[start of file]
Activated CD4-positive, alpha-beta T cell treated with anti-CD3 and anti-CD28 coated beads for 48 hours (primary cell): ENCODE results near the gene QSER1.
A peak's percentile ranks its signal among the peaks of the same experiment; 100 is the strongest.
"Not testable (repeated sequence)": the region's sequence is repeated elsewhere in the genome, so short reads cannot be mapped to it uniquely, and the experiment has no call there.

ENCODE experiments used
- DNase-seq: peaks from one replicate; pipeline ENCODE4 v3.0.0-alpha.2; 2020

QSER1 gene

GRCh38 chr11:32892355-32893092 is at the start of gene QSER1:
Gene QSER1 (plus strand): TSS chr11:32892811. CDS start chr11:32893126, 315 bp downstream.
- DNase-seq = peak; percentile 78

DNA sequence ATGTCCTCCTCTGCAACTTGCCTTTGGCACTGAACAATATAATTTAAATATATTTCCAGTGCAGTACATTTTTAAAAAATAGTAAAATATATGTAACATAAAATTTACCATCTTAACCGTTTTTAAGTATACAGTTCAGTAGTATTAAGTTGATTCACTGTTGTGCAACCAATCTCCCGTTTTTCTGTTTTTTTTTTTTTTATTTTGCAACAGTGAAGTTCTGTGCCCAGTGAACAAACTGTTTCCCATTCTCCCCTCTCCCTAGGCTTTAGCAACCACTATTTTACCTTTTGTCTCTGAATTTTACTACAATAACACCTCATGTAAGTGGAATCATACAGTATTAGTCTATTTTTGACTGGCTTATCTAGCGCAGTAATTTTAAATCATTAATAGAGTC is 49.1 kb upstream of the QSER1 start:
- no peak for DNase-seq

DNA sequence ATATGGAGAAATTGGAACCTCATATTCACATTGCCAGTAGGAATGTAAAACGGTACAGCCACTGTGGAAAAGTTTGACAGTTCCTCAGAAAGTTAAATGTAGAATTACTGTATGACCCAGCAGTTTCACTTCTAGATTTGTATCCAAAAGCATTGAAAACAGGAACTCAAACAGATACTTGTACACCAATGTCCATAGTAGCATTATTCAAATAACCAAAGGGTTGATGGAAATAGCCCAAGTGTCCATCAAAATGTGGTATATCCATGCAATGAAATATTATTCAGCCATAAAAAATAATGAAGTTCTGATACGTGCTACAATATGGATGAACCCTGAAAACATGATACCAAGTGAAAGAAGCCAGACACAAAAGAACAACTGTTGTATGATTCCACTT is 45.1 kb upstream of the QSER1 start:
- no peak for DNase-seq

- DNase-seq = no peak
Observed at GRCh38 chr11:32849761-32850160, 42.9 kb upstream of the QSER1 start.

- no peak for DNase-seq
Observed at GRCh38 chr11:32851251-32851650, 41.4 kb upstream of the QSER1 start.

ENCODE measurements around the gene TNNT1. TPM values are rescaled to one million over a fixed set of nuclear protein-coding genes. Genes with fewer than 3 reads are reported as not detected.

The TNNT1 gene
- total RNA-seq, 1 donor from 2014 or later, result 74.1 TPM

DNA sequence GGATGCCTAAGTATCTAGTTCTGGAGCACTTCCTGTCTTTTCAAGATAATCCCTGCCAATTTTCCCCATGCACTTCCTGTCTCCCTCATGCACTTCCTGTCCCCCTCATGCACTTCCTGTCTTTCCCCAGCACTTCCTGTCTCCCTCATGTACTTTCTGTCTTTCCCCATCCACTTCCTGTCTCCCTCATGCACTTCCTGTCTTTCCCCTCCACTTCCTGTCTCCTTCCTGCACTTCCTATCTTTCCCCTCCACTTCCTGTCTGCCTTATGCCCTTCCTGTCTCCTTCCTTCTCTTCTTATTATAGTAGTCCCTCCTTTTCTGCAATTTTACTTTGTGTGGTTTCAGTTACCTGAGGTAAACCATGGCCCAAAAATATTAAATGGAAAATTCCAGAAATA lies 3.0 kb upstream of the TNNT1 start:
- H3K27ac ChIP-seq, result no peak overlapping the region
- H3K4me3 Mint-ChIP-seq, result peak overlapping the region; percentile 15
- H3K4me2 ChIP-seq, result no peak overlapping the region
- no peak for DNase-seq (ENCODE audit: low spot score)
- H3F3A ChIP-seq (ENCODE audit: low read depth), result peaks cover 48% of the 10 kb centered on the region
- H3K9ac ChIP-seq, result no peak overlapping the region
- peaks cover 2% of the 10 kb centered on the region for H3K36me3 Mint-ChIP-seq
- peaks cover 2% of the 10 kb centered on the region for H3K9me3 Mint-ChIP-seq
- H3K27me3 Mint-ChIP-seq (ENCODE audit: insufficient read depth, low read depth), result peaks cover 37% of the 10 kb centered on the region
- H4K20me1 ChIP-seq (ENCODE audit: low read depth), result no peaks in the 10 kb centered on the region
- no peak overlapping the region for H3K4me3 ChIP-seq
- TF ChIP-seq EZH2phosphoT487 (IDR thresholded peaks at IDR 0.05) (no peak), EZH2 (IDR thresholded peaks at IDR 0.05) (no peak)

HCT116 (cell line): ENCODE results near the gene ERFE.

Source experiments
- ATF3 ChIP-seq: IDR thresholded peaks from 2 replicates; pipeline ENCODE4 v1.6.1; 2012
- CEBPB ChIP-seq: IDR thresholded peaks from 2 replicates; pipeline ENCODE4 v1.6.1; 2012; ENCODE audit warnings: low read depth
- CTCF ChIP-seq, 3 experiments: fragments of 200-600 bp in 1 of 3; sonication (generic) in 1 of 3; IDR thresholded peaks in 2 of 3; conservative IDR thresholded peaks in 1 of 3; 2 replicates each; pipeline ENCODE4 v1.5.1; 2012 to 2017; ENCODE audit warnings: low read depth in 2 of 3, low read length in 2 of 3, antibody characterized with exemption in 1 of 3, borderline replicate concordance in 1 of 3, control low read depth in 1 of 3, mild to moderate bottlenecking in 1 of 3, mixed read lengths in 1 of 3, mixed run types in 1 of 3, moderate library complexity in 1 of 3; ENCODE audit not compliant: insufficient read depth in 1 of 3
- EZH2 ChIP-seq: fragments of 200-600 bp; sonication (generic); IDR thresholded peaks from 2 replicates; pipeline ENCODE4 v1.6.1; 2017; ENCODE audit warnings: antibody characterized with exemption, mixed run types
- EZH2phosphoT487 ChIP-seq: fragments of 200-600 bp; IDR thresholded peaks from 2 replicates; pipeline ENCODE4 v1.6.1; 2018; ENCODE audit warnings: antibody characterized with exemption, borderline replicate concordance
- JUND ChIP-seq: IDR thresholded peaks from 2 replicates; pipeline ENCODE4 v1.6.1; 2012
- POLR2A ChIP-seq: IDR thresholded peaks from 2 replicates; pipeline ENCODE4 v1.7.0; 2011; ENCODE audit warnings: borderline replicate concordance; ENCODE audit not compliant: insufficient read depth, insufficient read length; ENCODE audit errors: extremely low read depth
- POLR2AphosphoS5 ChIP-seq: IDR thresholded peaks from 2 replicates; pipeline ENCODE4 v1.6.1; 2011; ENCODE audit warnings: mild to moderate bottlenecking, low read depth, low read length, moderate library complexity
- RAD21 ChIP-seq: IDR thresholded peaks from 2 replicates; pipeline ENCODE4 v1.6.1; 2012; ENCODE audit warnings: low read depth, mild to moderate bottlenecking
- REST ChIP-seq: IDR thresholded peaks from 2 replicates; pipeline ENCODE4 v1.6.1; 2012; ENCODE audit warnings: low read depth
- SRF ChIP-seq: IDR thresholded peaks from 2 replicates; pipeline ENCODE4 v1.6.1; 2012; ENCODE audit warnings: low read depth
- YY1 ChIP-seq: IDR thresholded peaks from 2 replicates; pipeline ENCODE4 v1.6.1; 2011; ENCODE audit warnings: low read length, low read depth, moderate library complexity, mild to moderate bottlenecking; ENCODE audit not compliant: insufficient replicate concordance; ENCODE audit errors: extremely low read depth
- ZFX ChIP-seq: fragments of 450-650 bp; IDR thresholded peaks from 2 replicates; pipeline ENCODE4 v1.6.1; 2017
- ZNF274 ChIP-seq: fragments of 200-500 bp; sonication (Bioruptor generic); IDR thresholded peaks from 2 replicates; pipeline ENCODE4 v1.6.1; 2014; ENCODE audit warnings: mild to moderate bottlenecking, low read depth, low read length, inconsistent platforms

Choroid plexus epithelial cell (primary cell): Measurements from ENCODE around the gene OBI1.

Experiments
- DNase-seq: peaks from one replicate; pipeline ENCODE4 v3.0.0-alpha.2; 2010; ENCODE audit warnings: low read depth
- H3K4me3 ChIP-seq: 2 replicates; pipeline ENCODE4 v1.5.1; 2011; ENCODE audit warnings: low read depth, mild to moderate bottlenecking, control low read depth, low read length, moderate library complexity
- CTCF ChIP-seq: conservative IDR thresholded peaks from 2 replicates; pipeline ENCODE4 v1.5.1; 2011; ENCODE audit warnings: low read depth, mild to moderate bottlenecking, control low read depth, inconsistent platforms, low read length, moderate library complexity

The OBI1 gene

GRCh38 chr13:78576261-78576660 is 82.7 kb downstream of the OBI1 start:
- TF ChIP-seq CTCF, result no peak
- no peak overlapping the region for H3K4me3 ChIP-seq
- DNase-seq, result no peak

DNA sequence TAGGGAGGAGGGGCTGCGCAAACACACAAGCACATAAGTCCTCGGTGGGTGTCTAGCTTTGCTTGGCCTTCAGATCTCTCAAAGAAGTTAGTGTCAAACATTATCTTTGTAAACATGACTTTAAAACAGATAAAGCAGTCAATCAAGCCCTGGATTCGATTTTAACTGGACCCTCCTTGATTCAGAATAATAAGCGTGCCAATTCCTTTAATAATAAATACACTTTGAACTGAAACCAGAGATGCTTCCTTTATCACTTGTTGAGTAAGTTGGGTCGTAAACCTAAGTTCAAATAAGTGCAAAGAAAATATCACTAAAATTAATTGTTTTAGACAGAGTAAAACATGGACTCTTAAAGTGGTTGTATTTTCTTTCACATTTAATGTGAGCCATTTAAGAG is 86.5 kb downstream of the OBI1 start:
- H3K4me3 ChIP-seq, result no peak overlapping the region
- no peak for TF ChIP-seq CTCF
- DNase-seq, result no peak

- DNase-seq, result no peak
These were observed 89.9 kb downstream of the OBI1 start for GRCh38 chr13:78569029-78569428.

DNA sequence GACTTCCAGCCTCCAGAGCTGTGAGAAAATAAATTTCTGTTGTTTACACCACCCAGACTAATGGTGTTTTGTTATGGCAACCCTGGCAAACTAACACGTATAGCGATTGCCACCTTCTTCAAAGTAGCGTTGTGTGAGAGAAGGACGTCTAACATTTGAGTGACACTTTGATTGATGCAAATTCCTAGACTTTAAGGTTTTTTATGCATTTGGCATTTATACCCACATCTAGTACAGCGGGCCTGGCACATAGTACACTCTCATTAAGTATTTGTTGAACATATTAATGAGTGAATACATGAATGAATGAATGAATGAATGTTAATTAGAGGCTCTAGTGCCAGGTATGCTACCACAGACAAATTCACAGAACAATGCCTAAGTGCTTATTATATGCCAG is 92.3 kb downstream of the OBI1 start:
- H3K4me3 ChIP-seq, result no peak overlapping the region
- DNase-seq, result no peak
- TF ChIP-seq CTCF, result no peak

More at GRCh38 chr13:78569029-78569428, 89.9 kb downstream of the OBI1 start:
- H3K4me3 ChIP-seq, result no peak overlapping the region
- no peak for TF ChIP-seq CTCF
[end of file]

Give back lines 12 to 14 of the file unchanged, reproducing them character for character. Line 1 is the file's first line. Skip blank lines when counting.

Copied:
DNA sequence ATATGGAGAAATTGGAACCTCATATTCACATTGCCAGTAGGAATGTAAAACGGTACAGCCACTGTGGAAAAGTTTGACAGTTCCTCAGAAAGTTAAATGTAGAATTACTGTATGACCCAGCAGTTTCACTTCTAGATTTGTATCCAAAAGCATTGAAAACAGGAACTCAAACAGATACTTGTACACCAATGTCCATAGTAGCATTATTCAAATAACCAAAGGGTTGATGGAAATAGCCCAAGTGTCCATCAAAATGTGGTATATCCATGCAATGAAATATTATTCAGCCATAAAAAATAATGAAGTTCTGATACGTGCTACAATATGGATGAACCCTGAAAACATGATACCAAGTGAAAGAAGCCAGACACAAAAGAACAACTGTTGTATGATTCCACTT is 45.1 kb upstream of the QSER1 start:
- no peak for DNase-seq

- DNase-seq = no peak